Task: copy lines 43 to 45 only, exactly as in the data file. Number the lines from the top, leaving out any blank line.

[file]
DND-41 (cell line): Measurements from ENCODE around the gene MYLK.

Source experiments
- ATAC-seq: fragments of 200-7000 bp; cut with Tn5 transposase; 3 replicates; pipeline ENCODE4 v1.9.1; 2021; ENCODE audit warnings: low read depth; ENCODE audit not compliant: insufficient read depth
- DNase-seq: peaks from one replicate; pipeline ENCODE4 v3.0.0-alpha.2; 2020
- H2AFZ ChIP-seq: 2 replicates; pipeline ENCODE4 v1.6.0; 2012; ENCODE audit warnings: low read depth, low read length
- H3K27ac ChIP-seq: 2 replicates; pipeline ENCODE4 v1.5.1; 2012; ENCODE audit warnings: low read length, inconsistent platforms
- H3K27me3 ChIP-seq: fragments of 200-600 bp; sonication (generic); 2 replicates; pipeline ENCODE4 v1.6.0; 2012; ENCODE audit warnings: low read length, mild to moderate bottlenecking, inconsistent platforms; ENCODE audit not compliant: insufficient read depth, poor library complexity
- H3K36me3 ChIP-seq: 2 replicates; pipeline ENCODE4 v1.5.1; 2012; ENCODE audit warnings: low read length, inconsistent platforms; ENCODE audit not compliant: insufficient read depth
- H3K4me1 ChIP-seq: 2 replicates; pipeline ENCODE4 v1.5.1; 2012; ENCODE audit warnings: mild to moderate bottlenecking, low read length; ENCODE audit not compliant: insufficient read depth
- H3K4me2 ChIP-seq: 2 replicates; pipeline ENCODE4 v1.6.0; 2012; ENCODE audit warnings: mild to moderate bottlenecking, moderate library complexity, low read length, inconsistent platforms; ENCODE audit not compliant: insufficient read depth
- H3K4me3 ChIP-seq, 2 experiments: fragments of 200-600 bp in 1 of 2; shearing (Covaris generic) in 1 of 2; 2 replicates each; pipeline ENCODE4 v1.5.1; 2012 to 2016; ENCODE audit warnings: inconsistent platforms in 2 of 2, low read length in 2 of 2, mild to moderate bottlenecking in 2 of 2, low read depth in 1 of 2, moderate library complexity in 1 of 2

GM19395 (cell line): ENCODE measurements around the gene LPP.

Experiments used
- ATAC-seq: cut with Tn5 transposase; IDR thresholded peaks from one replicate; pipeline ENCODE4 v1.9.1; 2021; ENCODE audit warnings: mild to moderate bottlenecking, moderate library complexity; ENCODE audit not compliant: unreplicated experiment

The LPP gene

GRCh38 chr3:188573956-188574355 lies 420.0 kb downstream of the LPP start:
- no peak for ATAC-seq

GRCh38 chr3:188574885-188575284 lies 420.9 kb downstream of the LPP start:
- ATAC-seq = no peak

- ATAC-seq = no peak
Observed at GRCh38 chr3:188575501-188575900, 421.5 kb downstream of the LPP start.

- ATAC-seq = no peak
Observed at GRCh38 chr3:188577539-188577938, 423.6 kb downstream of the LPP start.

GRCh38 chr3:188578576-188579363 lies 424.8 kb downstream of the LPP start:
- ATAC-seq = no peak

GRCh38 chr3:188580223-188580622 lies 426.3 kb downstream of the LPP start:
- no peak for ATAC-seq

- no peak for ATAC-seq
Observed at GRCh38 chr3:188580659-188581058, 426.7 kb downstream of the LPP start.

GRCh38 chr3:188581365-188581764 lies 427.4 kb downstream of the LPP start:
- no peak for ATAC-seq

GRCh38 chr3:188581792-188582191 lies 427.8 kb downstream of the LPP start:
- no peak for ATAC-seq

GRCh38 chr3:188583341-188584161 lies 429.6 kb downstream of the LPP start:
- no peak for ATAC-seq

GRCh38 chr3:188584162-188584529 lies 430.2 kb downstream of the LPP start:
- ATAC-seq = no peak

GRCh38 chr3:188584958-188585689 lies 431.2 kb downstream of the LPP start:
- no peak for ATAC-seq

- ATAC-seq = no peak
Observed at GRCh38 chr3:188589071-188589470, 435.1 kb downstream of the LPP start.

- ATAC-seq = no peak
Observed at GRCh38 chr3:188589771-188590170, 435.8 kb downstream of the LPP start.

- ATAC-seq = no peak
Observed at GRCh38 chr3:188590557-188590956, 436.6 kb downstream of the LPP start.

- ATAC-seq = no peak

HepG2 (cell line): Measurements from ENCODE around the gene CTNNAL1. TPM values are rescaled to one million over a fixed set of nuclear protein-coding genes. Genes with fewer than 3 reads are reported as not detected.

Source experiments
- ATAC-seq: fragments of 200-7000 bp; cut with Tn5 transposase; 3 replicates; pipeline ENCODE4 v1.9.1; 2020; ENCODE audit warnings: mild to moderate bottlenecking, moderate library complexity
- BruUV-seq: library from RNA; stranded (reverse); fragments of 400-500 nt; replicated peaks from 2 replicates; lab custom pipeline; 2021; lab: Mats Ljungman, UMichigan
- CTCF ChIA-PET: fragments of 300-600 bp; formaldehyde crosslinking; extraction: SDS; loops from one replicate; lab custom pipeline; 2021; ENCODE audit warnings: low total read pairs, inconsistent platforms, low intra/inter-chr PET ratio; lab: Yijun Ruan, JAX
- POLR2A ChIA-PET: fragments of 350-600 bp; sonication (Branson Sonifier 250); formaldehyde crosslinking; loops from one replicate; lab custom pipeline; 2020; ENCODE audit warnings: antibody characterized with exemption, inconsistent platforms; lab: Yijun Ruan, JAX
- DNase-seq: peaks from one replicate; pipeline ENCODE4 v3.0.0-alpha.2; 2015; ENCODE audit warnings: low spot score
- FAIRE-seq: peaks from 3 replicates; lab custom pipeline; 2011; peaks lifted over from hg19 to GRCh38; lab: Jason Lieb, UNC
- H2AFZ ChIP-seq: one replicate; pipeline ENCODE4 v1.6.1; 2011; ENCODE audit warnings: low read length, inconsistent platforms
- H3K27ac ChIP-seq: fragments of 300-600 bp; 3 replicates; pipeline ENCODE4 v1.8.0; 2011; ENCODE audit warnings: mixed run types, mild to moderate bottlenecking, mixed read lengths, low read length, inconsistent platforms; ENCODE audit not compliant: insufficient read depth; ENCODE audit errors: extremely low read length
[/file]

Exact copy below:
Observed at GRCh38 chr3:188589771-188590170, 435.8 kb downstream of the LPP start.

- ATAC-seq = no peak
Observed at GRCh38 chr3:188590557-188590956, 436.6 kb downstream of the LPP start.